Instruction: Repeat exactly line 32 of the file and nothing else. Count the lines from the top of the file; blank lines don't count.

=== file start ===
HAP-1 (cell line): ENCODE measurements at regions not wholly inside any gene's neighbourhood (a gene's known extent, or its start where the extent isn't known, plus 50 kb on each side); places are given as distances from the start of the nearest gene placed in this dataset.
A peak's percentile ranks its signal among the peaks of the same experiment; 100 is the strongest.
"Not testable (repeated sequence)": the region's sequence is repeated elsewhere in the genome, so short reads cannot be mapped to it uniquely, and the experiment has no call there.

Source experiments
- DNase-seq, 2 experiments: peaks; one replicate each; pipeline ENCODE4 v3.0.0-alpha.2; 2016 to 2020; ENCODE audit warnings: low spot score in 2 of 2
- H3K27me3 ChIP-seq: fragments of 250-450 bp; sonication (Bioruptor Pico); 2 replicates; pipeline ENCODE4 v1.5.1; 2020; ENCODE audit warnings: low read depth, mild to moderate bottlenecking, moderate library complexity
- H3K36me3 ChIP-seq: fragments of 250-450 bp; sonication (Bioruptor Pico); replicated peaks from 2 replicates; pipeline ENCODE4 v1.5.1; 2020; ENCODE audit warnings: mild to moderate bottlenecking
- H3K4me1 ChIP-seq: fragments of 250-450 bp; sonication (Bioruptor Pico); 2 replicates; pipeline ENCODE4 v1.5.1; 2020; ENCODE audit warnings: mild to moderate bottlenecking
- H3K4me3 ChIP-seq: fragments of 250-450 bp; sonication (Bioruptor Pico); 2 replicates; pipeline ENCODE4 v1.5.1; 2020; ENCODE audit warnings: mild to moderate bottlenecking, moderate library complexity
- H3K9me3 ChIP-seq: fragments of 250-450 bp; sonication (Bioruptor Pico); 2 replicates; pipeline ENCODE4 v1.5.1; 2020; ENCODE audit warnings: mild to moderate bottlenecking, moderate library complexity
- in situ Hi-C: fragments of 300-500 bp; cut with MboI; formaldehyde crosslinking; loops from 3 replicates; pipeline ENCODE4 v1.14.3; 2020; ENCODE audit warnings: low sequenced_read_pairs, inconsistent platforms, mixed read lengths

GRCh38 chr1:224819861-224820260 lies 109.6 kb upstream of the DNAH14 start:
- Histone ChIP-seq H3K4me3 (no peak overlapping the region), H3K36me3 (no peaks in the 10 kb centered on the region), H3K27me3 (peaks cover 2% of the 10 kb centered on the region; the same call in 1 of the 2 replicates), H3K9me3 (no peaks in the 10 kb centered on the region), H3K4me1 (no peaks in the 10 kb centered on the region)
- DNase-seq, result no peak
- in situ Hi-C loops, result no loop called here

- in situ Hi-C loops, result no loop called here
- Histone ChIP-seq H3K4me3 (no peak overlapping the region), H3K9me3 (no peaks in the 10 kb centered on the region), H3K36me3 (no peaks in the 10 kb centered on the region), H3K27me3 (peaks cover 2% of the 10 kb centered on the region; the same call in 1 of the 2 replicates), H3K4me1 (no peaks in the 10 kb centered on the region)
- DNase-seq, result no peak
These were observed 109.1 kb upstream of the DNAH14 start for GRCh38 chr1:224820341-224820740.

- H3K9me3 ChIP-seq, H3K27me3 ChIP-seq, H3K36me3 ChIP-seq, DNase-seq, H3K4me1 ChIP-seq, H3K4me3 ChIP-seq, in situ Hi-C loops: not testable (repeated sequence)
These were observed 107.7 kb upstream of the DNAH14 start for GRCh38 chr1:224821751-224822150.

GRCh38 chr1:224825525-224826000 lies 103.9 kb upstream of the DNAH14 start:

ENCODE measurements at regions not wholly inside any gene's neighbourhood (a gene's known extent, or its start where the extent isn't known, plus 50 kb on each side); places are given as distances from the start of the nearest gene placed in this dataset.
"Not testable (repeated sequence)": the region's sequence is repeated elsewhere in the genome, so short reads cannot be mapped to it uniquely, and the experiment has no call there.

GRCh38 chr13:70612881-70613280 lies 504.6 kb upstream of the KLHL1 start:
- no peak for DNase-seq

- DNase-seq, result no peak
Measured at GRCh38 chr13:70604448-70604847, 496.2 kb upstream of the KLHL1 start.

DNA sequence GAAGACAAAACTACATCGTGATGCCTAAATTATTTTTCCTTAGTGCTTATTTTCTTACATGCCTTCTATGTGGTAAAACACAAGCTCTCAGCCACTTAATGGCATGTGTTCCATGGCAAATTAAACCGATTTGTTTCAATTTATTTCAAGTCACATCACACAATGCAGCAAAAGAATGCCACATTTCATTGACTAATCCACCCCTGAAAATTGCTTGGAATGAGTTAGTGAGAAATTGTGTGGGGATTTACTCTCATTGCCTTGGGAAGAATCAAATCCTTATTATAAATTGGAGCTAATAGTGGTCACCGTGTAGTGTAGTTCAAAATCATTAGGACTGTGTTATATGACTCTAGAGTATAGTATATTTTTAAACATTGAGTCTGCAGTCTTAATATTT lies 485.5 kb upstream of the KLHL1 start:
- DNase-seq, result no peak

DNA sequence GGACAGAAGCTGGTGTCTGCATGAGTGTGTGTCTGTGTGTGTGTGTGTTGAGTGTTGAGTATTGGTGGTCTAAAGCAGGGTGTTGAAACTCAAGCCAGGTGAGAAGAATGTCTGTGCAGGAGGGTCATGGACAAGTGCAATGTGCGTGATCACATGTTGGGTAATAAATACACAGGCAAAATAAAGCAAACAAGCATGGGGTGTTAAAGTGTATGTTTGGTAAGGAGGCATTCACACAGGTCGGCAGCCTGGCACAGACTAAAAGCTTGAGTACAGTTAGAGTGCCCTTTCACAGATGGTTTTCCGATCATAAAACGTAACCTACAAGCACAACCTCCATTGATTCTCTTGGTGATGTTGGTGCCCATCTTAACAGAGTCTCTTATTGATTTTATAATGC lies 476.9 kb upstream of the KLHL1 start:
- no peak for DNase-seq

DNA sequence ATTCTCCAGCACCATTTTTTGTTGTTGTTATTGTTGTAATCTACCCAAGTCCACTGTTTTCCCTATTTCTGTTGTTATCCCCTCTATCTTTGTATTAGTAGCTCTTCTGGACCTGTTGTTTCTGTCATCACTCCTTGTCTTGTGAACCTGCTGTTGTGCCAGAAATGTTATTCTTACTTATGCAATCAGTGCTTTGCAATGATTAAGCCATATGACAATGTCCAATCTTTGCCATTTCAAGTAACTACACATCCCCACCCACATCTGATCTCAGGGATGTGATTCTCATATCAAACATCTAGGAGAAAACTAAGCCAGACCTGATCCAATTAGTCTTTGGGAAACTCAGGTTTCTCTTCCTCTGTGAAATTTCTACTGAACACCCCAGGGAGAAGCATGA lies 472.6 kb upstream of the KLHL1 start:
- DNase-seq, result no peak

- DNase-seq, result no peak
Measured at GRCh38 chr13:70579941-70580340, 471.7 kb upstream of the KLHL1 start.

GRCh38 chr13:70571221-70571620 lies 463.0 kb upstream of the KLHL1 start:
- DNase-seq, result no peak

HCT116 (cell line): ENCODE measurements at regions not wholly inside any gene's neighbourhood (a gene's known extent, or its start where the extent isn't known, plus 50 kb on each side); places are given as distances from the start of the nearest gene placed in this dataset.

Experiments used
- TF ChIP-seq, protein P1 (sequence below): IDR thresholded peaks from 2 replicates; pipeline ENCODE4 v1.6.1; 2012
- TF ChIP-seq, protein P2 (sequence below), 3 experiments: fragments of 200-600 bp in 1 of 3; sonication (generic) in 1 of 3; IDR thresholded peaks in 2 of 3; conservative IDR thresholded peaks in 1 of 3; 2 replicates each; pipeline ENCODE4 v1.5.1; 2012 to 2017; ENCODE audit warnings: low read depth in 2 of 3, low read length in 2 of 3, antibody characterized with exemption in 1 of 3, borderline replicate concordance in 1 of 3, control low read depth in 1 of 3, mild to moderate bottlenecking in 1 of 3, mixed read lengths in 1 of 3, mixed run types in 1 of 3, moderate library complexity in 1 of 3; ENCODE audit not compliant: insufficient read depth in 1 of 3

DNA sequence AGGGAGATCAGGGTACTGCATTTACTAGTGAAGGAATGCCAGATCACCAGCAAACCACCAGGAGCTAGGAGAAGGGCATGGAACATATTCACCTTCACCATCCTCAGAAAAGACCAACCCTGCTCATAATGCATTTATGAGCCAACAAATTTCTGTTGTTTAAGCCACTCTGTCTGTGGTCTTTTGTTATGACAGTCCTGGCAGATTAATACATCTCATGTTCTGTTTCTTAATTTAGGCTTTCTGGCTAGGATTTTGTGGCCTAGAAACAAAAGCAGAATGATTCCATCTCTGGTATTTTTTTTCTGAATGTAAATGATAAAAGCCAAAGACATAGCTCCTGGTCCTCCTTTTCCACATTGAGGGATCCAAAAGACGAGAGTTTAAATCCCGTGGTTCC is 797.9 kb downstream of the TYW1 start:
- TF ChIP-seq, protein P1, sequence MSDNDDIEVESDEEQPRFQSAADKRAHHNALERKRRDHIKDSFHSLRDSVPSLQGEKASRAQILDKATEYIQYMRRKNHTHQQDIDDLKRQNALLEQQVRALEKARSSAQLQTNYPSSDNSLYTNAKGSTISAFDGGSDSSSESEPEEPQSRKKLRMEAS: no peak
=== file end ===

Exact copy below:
- no peak for DNase-seq